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Friday Trump Roundup - 2

Donald TrumpTwo weeks ago when I wrote my first Friday Trump Roundup, I said I wasn't sure if I was going to make it a regular feature or not. Well, I think I'm going to make it a semi-regular feature - not necessarily every Friday, but at least once a month. I didn't posted anything last Friday because of Thanksgiving, and I'd much rather enjoy my time off with my family than post stuff about Trump on this blog. But I still feel the same way I did when I wrote that entry two weeks ago - I don't want to become obsessed with Trump and spend all my free time writing about him, but he has the potential to cause so much damage to our country and the world that it's every citizen's responsibility to keep pressure on him to try to minimize the damage. So, I'll compromise by posting links and excerpts from stuff other people have written, to help draw attention to Trump's actions. Granted, right now it's still a lot of speculation given that he hasn't been sworn in, yet, but his cabinet picks and other actions since winning the election haven't done much to ease my worries of the damage he could cause. To read previous entries in this series and other Trump related posts, check out my Trump archives.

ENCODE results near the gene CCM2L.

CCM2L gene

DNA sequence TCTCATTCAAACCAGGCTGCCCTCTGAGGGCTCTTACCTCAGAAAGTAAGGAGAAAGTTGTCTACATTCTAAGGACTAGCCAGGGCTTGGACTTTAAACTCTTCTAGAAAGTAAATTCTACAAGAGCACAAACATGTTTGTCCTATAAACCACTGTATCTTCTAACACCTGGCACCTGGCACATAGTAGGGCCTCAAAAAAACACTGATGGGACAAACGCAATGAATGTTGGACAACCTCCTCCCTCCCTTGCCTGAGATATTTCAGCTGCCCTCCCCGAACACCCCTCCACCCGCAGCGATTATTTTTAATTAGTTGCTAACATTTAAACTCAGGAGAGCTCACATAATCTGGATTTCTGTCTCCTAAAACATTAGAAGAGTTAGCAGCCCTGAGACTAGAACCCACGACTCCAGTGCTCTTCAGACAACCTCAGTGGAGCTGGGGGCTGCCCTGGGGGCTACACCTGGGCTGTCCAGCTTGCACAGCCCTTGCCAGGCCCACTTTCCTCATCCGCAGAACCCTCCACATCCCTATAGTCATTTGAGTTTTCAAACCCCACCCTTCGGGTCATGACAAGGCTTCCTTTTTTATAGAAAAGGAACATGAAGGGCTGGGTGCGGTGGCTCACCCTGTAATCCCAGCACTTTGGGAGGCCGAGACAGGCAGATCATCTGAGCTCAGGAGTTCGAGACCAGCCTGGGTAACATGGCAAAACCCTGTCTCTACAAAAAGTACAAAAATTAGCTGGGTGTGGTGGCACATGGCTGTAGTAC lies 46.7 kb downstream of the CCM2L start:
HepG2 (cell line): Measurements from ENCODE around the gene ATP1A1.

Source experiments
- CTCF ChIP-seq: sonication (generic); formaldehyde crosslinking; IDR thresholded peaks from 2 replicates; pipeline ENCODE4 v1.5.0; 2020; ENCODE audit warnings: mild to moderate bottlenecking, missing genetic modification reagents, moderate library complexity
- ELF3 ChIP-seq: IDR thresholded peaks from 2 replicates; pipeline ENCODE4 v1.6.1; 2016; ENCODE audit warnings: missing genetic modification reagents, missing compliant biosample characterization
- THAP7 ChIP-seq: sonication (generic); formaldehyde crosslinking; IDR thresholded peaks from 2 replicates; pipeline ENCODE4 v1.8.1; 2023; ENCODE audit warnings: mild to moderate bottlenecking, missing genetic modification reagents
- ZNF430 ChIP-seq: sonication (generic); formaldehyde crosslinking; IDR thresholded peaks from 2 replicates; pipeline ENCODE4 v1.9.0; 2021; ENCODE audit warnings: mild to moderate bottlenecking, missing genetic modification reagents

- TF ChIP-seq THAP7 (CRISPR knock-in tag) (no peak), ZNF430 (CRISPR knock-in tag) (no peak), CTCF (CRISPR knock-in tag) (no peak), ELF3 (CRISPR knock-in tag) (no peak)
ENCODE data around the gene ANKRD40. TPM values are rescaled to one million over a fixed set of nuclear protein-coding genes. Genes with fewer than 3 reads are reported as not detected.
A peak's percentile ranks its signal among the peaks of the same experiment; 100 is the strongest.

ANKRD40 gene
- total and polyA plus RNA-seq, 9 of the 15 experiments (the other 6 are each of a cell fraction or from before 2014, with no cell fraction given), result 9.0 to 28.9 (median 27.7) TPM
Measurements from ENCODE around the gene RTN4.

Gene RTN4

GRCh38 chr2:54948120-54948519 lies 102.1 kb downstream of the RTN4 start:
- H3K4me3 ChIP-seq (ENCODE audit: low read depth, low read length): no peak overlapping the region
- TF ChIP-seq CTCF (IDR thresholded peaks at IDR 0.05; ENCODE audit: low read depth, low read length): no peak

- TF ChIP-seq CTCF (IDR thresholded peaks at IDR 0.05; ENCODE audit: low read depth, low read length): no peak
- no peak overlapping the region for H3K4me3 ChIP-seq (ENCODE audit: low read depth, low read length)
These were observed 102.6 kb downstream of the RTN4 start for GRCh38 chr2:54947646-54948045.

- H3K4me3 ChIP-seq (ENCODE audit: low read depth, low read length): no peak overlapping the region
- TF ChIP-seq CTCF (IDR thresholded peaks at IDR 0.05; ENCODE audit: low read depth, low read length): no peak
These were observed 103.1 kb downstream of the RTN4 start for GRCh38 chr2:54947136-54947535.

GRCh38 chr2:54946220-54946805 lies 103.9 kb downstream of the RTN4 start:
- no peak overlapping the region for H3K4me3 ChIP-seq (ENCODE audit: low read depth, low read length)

And, since I anticipate posting quite a bit about Trump in the coming 4 years, I've created a sub-category to Politics, Trump, where you can go to read all my Trump related posts. I've already added everything I've already written about him from before the election to now.

Anyway, on to this week's links:


Nature - Trump's pick for US health secretary has pushed to cut science spending

"He [Tom Price] has taken few public positions on science, but has consistently pushed to cut overall federal spending. Last year, he voted against a bill that would overhaul FDA regulations and provide US$8.75 billion in mandatory funding to the NIH over five years." "Price has also pushed to repeal the Public Health and Prevention Fund (PHPF), a roughly $1 billion to $2 billion fund provided yearly to the CDC to support public-health programmes." "And Price has also consistently opposed embryonic stem cell research, saying in 2009 that Obama's executive order to permit such research would 'force taxpayers to subsidize research that will destroy human embryos'." "He has also supported numerous efforts to defund the reproductive non-profit healthcare group Planned Parenthood..."


Nature - Tracking the Trump transition, agency by agency
"Nature's list of the key issues and appointments facing US government science agencies." A lot of concerns over Trump's potential direction with the NIH, FDA, CDC, EPA, DOE, USGS, NASA, and the NSF.